The power that drug-trafficking organizations wield is normally difficult to assess. But periodically the scale becomes clear, an invisible army suddenly emerging to strike.

That’s what happened on the afternoon of Aug. 12 in Tijuana. It had begun as an uneventful day in the attorney general’s office, where officers catalogued their most recent fentanyl seizure. Before sunset, the calls started coming in.

Criminals had stolen a public bus and set it on fire. Then a taxi. Then another bus. Within minutes, Tijuana was riddled with narcobloqueos, or cartel road blocks, paralyzing the city and effectively shuttering the world’s busiest land border crossing.

“We’re going to create mayhem so the f—ing government frees our people,” a message that circulated on WhatsApp said. “We’re the Jalisco New Generation cartel. We don’t want to hurt good people, but it’s best they don’t go outside. We’re going to attack anyone we see on the streets these days.”

By midnight, 42 vehicles had been set aflame. It was a rare moment when all of Tijuana was jolted by the same event. The U.S. government ordered diplomats to shelter in place. Factory workers slept under conveyor belts. Bus drivers abandoned their buses for fear that their vehicles would be hijacked.

García covered it live.

“We’ve never seen anything like this before,” she said in one broadcast.

José González could see the smoke rising from his encampment near downtown Tijuana. At first, he assumed it was a car accident or a house fire. Then someone nudged him.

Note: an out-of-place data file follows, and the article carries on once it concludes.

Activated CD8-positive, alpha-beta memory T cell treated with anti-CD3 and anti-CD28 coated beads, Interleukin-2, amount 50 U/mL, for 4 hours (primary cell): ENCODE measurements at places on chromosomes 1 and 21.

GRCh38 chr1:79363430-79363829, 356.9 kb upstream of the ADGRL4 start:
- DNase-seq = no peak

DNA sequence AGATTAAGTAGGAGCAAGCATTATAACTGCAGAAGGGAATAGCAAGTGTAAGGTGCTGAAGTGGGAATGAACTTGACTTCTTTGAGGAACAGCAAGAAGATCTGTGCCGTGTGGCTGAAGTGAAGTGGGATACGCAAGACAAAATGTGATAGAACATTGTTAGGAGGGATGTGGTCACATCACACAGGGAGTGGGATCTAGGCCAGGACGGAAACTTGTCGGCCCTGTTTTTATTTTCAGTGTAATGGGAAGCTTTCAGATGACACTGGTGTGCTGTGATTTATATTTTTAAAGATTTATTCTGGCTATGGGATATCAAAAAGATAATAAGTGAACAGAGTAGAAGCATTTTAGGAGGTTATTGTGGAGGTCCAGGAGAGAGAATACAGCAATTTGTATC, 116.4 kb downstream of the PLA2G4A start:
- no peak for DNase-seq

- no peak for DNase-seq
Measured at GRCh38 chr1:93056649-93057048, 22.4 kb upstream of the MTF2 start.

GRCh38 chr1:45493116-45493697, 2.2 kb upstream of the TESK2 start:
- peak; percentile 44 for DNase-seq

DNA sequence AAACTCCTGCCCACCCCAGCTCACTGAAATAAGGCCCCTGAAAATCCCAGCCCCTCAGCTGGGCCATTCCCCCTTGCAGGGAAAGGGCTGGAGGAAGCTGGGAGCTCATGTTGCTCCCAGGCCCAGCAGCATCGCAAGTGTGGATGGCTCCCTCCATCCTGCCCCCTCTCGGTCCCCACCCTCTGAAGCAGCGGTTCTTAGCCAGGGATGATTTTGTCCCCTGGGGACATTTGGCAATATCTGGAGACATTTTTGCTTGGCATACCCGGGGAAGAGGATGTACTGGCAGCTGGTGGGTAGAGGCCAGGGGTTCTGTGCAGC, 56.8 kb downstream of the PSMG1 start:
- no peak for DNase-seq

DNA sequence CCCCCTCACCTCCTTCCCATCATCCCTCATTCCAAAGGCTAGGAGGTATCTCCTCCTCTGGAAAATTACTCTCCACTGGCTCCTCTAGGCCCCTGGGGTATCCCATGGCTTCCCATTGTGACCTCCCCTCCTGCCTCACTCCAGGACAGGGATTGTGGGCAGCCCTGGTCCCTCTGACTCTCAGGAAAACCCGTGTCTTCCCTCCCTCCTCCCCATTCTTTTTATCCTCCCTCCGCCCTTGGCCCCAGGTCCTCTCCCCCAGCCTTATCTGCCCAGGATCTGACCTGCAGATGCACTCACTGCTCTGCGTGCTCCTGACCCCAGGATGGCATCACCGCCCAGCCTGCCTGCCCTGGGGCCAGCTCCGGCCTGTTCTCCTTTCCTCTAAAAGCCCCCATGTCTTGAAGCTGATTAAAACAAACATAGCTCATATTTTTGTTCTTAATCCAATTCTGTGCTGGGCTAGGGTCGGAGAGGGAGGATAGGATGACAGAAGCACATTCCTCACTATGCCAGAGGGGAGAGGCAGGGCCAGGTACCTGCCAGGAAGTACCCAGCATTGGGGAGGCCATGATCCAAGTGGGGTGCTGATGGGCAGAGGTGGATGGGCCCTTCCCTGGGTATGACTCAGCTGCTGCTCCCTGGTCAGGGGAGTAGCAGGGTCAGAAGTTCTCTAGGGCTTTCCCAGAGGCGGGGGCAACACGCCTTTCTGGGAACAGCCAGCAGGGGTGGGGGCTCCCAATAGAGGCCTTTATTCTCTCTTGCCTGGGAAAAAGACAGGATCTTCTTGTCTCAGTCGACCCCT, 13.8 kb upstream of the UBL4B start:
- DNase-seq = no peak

“Narcos,” the man said, pointing to the smoke.

José considered the connection between the men who sold him tiny bags of fentanyl powder and those who had just set the city on fire. It was like seeing the true size and power of a machine he knew only superficially.

Chapter 4 | José’s Choice

It was late afternoon when José returned to downtown Tijuana, with more items to sell.

The day’s second attempt to earn 100 pesos began. He added a few new products to his tarp: plastic bags of granola, a few DVDs, two pairs of shoes, a red hat.

He displayed them meticulously on Calle Artículo 123, which had been converted to an open-air market.

He knew his prospects were still bad. The sun was setting and tourists were beginning to pour into Tijuana from across the border. But they didn’t want what he was selling.

They were mostly here for cocktails and cheap tacos and strip clubs.